Collector’s Guide: A Look at Whaling History on Paper

The adventure and horror of the whaling industry have never ceased drawing the attention of collectors. Here, Rick Stattler, director of books and manuscripts, shares a selection of lots that have sold at Swann with a connection to the industry.

Swann has offered numerous whaling highlights and collections over the years, most notably the majestic collection of Barbara Johnson in two sales spread over 1996 and 1997. In her catalogue introduction, she captured the appeal of old whaling logs and letters: 

“I am fascinated that the paper has actually been where it says it has been, at that latitude and longitude. A whaleman bent over it, perhaps chewing tobacco, or with whiskey on his breath—the light is dim, he wonders how to spell ‘voyage,’ decides on ‘voige,’ and ‘voige’ it still is under my bright light and ‘voige’ it will be as long as the paper lasts. This sailor is not unremembered. He may lie at the ocean’s bottom or in an unmarked island grave, but I know all about his ‘voiges’ and achievements, and that he built our history just as surely as the renowned military hero or politician.” 

The best of the whaling lots at Swann have reached $30,000, including a collection of papers of Long Island whaler Luther Cook in September 2019; and an archive of letters by Jane Russell, a whaling captain’s wife in the South Pacific in Swann’s inaugural Focus on Women sale in July 2021. Of course, we should include 1851 first editions of Melville’s Moby Dick from the 2014 auction of 19th & 20th Century Literature, and also original illustrations for later editions of Moby Dick such as a 1922 dust jacket illustration by Mead Schaeffer from the June 2019 Illustration Art auction.  

Left: Manuscript journal of an early Cape May whaler, 1752-66. Sold February 2016 for $13,750.

The early nineteenth century was the whaling industry’s heyday, but whale hunts began centuries before that point (and continue to be a problem today). In the February 2016 Americana sale, Swann handled the crude diary of a whaler from Cape May, NJ which extended from 1752 to 1766, and a circa 1750 German illustrated broadside on whaling graced one of our natural history sales in July 2020.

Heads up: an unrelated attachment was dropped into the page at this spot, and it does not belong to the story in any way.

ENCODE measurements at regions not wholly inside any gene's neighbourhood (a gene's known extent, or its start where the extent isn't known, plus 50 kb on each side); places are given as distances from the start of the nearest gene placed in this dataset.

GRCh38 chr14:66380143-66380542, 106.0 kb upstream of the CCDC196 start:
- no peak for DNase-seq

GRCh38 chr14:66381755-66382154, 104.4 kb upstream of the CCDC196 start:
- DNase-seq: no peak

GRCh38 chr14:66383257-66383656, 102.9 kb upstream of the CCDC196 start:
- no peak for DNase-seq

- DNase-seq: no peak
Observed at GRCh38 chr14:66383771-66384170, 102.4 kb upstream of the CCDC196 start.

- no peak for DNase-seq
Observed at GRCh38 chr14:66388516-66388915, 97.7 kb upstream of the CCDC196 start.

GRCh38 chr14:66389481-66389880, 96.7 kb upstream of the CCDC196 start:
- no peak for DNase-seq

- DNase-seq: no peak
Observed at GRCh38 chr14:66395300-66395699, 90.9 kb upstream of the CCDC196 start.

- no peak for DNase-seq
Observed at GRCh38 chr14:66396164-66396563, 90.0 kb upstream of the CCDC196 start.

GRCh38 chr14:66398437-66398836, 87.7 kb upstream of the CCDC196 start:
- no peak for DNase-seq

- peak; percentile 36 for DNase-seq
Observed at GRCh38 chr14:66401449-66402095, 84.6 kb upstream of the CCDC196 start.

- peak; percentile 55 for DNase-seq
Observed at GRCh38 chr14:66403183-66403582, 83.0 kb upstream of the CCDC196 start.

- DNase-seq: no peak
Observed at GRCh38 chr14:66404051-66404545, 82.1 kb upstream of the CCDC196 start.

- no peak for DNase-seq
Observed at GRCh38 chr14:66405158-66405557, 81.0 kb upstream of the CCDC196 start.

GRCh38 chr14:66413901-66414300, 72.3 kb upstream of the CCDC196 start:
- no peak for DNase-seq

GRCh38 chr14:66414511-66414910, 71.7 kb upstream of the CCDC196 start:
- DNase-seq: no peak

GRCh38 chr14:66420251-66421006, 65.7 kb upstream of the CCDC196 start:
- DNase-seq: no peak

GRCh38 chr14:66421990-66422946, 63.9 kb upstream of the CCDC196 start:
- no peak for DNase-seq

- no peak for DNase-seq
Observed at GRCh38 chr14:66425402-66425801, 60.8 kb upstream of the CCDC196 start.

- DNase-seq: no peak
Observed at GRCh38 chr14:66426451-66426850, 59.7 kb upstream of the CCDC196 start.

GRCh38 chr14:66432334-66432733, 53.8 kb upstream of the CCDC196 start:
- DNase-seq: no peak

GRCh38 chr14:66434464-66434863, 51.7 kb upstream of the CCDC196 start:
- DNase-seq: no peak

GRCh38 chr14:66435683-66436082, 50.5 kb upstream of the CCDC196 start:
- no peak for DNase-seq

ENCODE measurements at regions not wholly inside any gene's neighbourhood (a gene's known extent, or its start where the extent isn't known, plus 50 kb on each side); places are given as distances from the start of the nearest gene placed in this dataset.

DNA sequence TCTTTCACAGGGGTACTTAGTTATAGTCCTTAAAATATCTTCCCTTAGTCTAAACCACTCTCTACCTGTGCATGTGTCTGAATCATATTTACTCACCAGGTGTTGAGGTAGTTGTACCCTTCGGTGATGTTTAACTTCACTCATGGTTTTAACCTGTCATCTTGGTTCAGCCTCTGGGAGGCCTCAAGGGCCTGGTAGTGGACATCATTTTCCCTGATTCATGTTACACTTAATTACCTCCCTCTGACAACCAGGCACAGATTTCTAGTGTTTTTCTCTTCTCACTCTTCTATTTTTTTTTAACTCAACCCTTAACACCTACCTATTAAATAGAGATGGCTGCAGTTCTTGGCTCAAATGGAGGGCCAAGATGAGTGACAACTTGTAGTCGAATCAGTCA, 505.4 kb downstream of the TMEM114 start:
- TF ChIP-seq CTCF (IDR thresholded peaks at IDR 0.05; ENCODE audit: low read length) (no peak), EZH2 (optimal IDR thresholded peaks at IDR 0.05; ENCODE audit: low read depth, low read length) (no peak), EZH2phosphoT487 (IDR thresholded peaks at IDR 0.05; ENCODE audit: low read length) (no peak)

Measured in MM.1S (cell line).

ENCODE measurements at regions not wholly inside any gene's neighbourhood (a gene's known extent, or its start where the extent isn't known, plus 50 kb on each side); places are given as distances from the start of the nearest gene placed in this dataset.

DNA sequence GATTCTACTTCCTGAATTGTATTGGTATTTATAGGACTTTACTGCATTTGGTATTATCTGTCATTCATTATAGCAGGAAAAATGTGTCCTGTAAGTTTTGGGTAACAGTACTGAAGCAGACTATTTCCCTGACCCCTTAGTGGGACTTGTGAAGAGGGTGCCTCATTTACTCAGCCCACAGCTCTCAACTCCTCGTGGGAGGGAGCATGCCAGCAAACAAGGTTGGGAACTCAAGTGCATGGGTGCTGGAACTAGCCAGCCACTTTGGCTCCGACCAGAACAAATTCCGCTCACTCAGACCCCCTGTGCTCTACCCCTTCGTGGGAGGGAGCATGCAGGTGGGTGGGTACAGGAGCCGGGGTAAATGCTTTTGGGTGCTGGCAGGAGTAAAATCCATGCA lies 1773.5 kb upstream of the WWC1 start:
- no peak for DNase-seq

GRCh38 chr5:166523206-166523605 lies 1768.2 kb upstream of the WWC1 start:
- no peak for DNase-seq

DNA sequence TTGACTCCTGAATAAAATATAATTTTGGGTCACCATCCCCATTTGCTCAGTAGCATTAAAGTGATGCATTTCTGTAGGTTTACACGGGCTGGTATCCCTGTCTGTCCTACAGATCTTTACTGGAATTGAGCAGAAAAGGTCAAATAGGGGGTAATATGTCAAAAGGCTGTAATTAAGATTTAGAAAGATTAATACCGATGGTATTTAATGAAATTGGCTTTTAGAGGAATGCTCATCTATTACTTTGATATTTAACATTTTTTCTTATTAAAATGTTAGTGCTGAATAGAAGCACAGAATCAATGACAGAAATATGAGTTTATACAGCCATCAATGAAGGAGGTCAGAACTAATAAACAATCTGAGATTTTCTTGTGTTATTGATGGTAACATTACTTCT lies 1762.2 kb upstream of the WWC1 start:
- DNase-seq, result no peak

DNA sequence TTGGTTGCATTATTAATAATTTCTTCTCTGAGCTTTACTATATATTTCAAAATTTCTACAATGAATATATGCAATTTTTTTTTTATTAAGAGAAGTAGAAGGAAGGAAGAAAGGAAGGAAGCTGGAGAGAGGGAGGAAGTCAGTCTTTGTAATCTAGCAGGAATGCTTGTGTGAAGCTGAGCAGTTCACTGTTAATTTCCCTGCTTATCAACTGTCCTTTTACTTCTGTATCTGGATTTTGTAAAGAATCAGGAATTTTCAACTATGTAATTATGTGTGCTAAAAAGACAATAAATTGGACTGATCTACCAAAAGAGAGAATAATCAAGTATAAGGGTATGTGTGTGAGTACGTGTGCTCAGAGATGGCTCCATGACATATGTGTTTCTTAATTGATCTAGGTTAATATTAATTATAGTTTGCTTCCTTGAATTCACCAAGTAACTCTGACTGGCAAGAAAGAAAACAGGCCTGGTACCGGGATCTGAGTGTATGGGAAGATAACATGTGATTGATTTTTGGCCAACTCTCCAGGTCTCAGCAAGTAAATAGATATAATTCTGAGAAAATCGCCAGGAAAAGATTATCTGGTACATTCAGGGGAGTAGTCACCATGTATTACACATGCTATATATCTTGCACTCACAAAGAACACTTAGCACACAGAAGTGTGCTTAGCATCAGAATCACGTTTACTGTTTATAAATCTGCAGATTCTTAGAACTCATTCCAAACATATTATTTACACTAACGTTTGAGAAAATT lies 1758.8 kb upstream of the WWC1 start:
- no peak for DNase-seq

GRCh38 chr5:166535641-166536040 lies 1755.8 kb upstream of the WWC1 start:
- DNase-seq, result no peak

Homann Heirs, Historia Animantium Marinorum Iconographica & Quidem Repraesentatio Ejus Specialis I, in qua Balaenarum, double-page engraved broadside illustrating whale species, circa 1750. Sold July 2020 for $1,430.

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While Swann does not handle whaling artifacts like harpoons and scrimshaw, some of the manuscripts do have uncommon visual appeal. Many whalers decorated their logs with inked stamps to designate whales and ships they encountered on their journeys.

A log offered in Swann’s April 13, 2023, Printed & Manuscript Americana auction includes hundreds of stamps. Written by mate Francis Harrisson on a four-year journey in the South Pacific, overlapping with the period when Melville sailed the same seas, it contains plenty of narrative drama to match the visuals. He describes several chases gone wrong, ending with “stoven boats,” or a lance through one bowman’s hand. One crewman was lowered overboard to help bring a whale carcass aboard, and “got bit by a shark pretty bad.” Harrisson also had to contend with a sadistic captain: floggings, beatings, and other more creative tortures were commonplace. On the other hand, Harrisson could enjoy occasional visits to Tahiti, the coast of Peru, and other mariner hotspots. In the same auction, we offer a captivating photo album by Suzanne Rognon Bernardi, a missionary and teacher on the northern Alaska coast circa 1906. She documents a traditional Iñupiaq whale hunt with 28 photographs and long lyrical captions.  

Suzanne Rognon Bernardi, The Story of a Whale Hunt, 28 photographs with extensive manuscript text, circa 1906. Estimate $12,000 to $18,000.

The whaling industry declined in importance by the turn of the twentieth century as many whale species were hunted nearly to extinction and substitutes for whalebone and whale oil came into vogue, but the whale hunt controversially continues in some countries. See this link for more information: For more information on the history of whaling, see one of the several whaling museums in the northeast such as the Cold Spring Harbor Whaling MuseumSag Harbor Whaling & Historical Museum, or New Bedford Whaling Museum

Do you have a similar item we should take a look at?